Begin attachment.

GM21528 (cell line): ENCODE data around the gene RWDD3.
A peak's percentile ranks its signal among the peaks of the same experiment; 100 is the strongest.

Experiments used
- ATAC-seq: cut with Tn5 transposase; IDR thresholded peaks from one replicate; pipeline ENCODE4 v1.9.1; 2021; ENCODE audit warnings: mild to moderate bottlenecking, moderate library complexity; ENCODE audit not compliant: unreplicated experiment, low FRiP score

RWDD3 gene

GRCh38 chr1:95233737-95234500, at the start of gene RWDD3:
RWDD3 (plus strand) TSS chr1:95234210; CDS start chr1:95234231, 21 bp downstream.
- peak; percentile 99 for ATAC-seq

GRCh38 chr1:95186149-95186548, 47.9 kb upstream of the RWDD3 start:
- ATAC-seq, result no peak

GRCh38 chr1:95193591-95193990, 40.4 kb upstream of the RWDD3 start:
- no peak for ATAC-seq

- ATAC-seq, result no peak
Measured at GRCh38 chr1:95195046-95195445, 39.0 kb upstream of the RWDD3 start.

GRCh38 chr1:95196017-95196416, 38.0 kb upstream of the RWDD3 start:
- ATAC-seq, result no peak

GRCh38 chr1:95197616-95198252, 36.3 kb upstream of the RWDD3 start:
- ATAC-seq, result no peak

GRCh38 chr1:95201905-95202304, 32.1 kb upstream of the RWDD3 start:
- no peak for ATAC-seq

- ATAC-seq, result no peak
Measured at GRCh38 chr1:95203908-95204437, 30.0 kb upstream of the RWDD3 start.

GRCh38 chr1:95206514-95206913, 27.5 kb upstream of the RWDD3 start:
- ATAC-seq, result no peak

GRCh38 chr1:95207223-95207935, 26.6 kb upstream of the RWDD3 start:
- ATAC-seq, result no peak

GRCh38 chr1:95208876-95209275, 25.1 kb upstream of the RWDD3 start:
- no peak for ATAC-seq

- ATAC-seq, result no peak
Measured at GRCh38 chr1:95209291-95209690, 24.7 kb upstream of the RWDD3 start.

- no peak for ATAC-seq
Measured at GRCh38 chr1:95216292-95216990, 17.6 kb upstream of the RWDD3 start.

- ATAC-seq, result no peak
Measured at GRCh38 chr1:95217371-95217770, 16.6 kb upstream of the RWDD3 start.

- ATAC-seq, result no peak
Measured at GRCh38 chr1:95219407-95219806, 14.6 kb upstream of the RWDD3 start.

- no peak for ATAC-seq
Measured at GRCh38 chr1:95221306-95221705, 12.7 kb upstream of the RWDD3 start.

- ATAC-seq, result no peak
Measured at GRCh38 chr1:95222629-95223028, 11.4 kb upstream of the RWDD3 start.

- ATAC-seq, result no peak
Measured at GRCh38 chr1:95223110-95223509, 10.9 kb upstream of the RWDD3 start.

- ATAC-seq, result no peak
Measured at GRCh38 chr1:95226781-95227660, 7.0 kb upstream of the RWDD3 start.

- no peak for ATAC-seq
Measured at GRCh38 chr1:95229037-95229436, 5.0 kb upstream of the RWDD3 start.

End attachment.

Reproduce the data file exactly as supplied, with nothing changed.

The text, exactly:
GM21528 (cell line): ENCODE data around the gene RWDD3.
A peak's percentile ranks its signal among the peaks of the same experiment; 100 is the strongest.

Experiments used
- ATAC-seq: cut with Tn5 transposase; IDR thresholded peaks from one replicate; pipeline ENCODE4 v1.9.1; 2021; ENCODE audit warnings: mild to moderate bottlenecking, moderate library complexity; ENCODE audit not compliant: unreplicated experiment, low FRiP score

RWDD3 gene

GRCh38 chr1:95233737-95234500, at the start of gene RWDD3:
RWDD3 (plus strand) TSS chr1:95234210; CDS start chr1:95234231, 21 bp downstream.
- peak; percentile 99 for ATAC-seq

GRCh38 chr1:95186149-95186548, 47.9 kb upstream of the RWDD3 start:
- ATAC-seq, result no peak

GRCh38 chr1:95193591-95193990, 40.4 kb upstream of the RWDD3 start:
- no peak for ATAC-seq

- ATAC-seq, result no peak
Measured at GRCh38 chr1:95195046-95195445, 39.0 kb upstream of the RWDD3 start.

GRCh38 chr1:95196017-95196416, 38.0 kb upstream of the RWDD3 start:
- ATAC-seq, result no peak

GRCh38 chr1:95197616-95198252, 36.3 kb upstream of the RWDD3 start:
- ATAC-seq, result no peak

GRCh38 chr1:95201905-95202304, 32.1 kb upstream of the RWDD3 start:
- no peak for ATAC-seq

- ATAC-seq, result no peak
Measured at GRCh38 chr1:95203908-95204437, 30.0 kb upstream of the RWDD3 start.

GRCh38 chr1:95206514-95206913, 27.5 kb upstream of the RWDD3 start:
- ATAC-seq, result no peak

GRCh38 chr1:95207223-95207935, 26.6 kb upstream of the RWDD3 start:
- ATAC-seq, result no peak

GRCh38 chr1:95208876-95209275, 25.1 kb upstream of the RWDD3 start:
- no peak for ATAC-seq

- ATAC-seq, result no peak
Measured at GRCh38 chr1:95209291-95209690, 24.7 kb upstream of the RWDD3 start.

- no peak for ATAC-seq
Measured at GRCh38 chr1:95216292-95216990, 17.6 kb upstream of the RWDD3 start.

- ATAC-seq, result no peak
Measured at GRCh38 chr1:95217371-95217770, 16.6 kb upstream of the RWDD3 start.

- ATAC-seq, result no peak
Measured at GRCh38 chr1:95219407-95219806, 14.6 kb upstream of the RWDD3 start.

- no peak for ATAC-seq
Measured at GRCh38 chr1:95221306-95221705, 12.7 kb upstream of the RWDD3 start.

- ATAC-seq, result no peak
Measured at GRCh38 chr1:95222629-95223028, 11.4 kb upstream of the RWDD3 start.

- ATAC-seq, result no peak
Measured at GRCh38 chr1:95223110-95223509, 10.9 kb upstream of the RWDD3 start.

- ATAC-seq, result no peak
Measured at GRCh38 chr1:95226781-95227660, 7.0 kb upstream of the RWDD3 start.

- no peak for ATAC-seq
Measured at GRCh38 chr1:95229037-95229436, 5.0 kb upstream of the RWDD3 start.